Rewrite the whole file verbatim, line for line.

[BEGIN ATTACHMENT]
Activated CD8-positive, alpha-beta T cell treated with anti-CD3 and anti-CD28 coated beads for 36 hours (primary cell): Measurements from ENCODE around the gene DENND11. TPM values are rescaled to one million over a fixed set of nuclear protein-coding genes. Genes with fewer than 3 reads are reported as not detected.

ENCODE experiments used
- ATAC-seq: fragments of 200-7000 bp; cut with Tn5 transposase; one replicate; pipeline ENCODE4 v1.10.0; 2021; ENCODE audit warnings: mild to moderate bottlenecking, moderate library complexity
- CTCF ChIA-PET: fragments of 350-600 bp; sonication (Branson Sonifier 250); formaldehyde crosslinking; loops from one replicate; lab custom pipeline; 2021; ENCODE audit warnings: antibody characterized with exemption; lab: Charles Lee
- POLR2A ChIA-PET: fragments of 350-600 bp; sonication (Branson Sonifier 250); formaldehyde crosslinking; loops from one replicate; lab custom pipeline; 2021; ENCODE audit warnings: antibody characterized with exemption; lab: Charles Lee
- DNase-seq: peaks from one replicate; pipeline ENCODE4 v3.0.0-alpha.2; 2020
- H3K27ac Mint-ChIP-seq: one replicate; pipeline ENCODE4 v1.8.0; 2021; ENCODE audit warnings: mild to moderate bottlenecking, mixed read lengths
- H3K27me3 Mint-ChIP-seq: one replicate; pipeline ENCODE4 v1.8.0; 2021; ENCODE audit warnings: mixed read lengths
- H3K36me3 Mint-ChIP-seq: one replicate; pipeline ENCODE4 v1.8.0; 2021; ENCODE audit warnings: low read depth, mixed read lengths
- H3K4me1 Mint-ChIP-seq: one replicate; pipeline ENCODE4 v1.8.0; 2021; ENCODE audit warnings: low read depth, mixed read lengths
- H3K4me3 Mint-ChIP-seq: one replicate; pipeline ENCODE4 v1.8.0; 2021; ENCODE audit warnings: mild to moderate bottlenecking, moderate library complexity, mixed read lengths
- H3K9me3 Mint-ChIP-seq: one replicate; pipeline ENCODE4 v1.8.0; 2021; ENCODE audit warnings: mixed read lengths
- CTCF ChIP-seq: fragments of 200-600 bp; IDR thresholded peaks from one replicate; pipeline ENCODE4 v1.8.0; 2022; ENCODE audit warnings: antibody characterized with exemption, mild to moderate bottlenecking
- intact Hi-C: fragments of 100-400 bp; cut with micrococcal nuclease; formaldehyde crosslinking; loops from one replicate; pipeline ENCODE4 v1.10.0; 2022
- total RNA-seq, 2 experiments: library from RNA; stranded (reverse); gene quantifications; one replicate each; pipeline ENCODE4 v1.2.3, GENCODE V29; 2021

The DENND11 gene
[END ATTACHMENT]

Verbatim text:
Activated CD8-positive, alpha-beta T cell treated with anti-CD3 and anti-CD28 coated beads for 36 hours (primary cell): Measurements from ENCODE around the gene DENND11. TPM values are rescaled to one million over a fixed set of nuclear protein-coding genes. Genes with fewer than 3 reads are reported as not detected.

ENCODE experiments used
- ATAC-seq: fragments of 200-7000 bp; cut with Tn5 transposase; one replicate; pipeline ENCODE4 v1.10.0; 2021; ENCODE audit warnings: mild to moderate bottlenecking, moderate library complexity
- CTCF ChIA-PET: fragments of 350-600 bp; sonication (Branson Sonifier 250); formaldehyde crosslinking; loops from one replicate; lab custom pipeline; 2021; ENCODE audit warnings: antibody characterized with exemption; lab: Charles Lee
- POLR2A ChIA-PET: fragments of 350-600 bp; sonication (Branson Sonifier 250); formaldehyde crosslinking; loops from one replicate; lab custom pipeline; 2021; ENCODE audit warnings: antibody characterized with exemption; lab: Charles Lee
- DNase-seq: peaks from one replicate; pipeline ENCODE4 v3.0.0-alpha.2; 2020
- H3K27ac Mint-ChIP-seq: one replicate; pipeline ENCODE4 v1.8.0; 2021; ENCODE audit warnings: mild to moderate bottlenecking, mixed read lengths
- H3K27me3 Mint-ChIP-seq: one replicate; pipeline ENCODE4 v1.8.0; 2021; ENCODE audit warnings: mixed read lengths
- H3K36me3 Mint-ChIP-seq: one replicate; pipeline ENCODE4 v1.8.0; 2021; ENCODE audit warnings: low read depth, mixed read lengths
- H3K4me1 Mint-ChIP-seq: one replicate; pipeline ENCODE4 v1.8.0; 2021; ENCODE audit warnings: low read depth, mixed read lengths
- H3K4me3 Mint-ChIP-seq: one replicate; pipeline ENCODE4 v1.8.0; 2021; ENCODE audit warnings: mild to moderate bottlenecking, moderate library complexity, mixed read lengths
- H3K9me3 Mint-ChIP-seq: one replicate; pipeline ENCODE4 v1.8.0; 2021; ENCODE audit warnings: mixed read lengths
- CTCF ChIP-seq: fragments of 200-600 bp; IDR thresholded peaks from one replicate; pipeline ENCODE4 v1.8.0; 2022; ENCODE audit warnings: antibody characterized with exemption, mild to moderate bottlenecking
- intact Hi-C: fragments of 100-400 bp; cut with micrococcal nuclease; formaldehyde crosslinking; loops from one replicate; pipeline ENCODE4 v1.10.0; 2022
- total RNA-seq, 2 experiments: library from RNA; stranded (reverse); gene quantifications; one replicate each; pipeline ENCODE4 v1.2.3, GENCODE V29; 2021

The DENND11 gene